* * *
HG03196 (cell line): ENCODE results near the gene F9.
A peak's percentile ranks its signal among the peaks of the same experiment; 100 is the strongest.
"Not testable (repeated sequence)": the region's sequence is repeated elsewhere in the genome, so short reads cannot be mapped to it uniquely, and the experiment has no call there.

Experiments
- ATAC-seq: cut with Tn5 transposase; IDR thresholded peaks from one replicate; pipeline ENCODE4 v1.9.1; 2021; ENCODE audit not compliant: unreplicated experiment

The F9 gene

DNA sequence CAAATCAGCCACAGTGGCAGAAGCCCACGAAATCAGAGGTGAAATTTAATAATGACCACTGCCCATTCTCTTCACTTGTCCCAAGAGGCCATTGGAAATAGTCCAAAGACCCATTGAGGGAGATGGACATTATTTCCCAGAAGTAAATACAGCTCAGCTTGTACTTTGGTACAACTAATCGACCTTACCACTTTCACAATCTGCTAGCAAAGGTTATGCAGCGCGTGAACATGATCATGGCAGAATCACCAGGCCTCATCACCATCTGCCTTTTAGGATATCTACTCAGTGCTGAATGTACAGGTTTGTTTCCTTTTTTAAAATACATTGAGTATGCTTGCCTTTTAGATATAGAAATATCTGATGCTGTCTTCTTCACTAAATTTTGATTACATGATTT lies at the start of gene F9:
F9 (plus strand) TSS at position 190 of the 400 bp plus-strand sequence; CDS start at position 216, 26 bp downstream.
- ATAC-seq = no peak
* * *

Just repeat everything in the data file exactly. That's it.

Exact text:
HG03196 (cell line): ENCODE results near the gene F9.
A peak's percentile ranks its signal among the peaks of the same experiment; 100 is the strongest.
"Not testable (repeated sequence)": the region's sequence is repeated elsewhere in the genome, so short reads cannot be mapped to it uniquely, and the experiment has no call there.

Experiments
- ATAC-seq: cut with Tn5 transposase; IDR thresholded peaks from one replicate; pipeline ENCODE4 v1.9.1; 2021; ENCODE audit not compliant: unreplicated experiment

The F9 gene

DNA sequence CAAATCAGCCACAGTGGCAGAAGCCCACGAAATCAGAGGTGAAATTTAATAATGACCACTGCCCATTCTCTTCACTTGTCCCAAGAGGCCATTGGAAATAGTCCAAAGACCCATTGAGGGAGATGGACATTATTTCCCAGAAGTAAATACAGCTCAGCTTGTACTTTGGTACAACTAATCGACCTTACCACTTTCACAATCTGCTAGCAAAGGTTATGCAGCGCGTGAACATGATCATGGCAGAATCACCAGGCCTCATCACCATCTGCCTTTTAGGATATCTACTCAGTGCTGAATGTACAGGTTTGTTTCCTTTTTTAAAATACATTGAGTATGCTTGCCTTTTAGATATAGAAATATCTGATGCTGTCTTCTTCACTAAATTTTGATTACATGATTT lies at the start of gene F9:
F9 (plus strand) TSS at position 190 of the 400 bp plus-strand sequence; CDS start at position 216, 26 bp downstream.
- ATAC-seq = no peak